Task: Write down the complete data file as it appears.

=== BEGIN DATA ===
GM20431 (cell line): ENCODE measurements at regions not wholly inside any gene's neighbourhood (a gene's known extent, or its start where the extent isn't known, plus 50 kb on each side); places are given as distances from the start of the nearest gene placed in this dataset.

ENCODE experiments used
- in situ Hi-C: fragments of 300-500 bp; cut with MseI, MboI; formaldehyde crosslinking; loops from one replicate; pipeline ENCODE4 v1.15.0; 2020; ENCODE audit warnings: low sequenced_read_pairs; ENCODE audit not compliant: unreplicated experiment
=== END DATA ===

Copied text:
GM20431 (cell line): ENCODE measurements at regions not wholly inside any gene's neighbourhood (a gene's known extent, or its start where the extent isn't known, plus 50 kb on each side); places are given as distances from the start of the nearest gene placed in this dataset.

ENCODE experiments used
- in situ Hi-C: fragments of 300-500 bp; cut with MseI, MboI; formaldehyde crosslinking; loops from one replicate; pipeline ENCODE4 v1.15.0; 2020; ENCODE audit warnings: low sequenced_read_pairs; ENCODE audit not compliant: unreplicated experiment